New York City’s classic diners survive
Neil’s Coffee Shop (961 Lexington Avenue; 212-628-7474) is another traditional establishment located on the Upper East Side of Manhattan, not far from museums like the Whitney and the Metropolitan Museum of Art. This diner exists in various shades of brown – tan booths, beige walls and light brown chairs. Headshots of celebrity patrons hang on a wall above the front dining room, including Liza Minnelli, George Stephanopoulos and Patrick Stewart. Neil’s opened in the 1950s, but Chris Kaloudis and his family have run the joint since 1980. “Have you looked at our prices?” he laughed when asked how business has fared as the US economy struggles. “The recession has definitely affected us,” he said. While a coffee and slice of cherry pie will set you back only $5, prices have risen over the past few years as tourism has declined and customers have been scarce. Still, Neil’s offers satisfying and sometimes greasy diner food that costs significantly less than many other Upper East Side restaurants.
In Brooklyn’s Prospect Heights neighbourhood, Tom’s Restaurant (782 Washington Avenue; 718-636-9738) has offered a quintessential diner experience since 1936. The egg creams (soda water mixed with chocolate or vanilla syrup and milk) and cherry-lime rickeys (lime juice and maraschino cherries mixed with lemon-lime soda) are not to be missed here. On weekend mornings, Tom’s is usually swarmed with customers hungry for brunch and there is often a wait, thanks to the enormous amount of breakfast dishes they have on the menu – more than 15 different types of pancakes (including sweet potato) and as many omelettes to match. In the mood for something savoury? Try the crab cakes or the excellent tuna melt, with fresh tomatoes and perfectly crisp fries – two dishes that go above and beyond the average diner fare. The interior design is a bit eccentric; Christmas lights cover the walls and a soundtrack of old-timey jazz plays as you eat.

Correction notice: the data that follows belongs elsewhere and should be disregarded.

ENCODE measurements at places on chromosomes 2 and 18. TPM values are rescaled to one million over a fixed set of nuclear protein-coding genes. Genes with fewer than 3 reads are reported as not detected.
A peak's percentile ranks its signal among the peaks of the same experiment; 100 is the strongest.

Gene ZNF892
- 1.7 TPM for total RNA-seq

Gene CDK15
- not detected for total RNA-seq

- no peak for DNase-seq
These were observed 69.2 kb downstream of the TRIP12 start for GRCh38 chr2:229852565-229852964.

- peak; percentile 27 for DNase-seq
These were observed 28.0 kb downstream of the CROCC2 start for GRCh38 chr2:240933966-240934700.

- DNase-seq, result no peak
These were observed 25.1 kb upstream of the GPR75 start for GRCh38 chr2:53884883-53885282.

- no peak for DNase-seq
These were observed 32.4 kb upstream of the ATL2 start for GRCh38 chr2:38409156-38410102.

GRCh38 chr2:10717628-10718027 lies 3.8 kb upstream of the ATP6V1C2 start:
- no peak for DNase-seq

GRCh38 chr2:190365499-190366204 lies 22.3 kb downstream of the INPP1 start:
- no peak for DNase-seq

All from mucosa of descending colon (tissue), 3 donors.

There are, of course, classic diner experiences to be had in all corners of New York City. There’s another Tom’s Restaurant on the Upper West Side of Manhattan, which has been around since the 1940s, and was made famous by the Suzanne Vega song “Tom’s Diner” and as the exterior shots of Monk’s Diner on the TV show Seinfeld. Chelsea Square Restaurant (368 West 23rd Street; 212-691-5400) lies in the heart of Manhattan’s Chelsea neighbourhood and features many Greek dishes among the usual diner standbys.
Kellogg’s Diner (518 Metropolitan Avenue; 718-782-4502) in Brooklyn’s Williamsburg neighbourhood is another classic eatery, frequented by the young and fashionable residents who live in the area. A bit farther out, in Maspeth, Queens, the Clinton Diner and Bar (5626 Maspeth Avenue; 718-894-3475) has been around since 1935 and was prominently featured in the movie Goodfellas. A frequent stop for truck drivers, the Clinton Diner retains its retro 1950s look, with blue panelling along the outer wall and a jagged, blue structure jutting out from the rooftop.
In the Bronx, Castle Hill Diner (1506 Bronxdale Avenue; 718-828-3993) serves an eggs Benedict (poached eggs on an English muffin covered with Hollandaise sauce) that customers rave about in online reviews. Staten Island has its fair share of diners as well, including the Annadale Diner (813 Annadale Road; 718-984-3200), which features a full bar as well as dinner classics like roast chicken and broiled steaks.
It seems in every borough and neighbourhood of New York City, a grilled cheese, Western omelette, Greek salad and milkshake are just around the corner. Slide into a leather booth or sidle up to a lunch counter to enjoy an unpretentious meal while you can, because the classic diner may not be around for much longer.
New York City with Lonely Planet
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